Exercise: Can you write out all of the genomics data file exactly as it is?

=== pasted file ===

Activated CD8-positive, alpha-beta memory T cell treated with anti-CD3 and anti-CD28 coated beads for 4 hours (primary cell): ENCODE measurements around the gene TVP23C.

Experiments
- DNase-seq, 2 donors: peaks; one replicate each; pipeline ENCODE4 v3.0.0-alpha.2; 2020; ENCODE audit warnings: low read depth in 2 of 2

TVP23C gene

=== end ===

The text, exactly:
Activated CD8-positive, alpha-beta memory T cell treated with anti-CD3 and anti-CD28 coated beads for 4 hours (primary cell): ENCODE measurements around the gene TVP23C.

Experiments
- DNase-seq, 2 donors: peaks; one replicate each; pipeline ENCODE4 v3.0.0-alpha.2; 2020; ENCODE audit warnings: low read depth in 2 of 2

TVP23C gene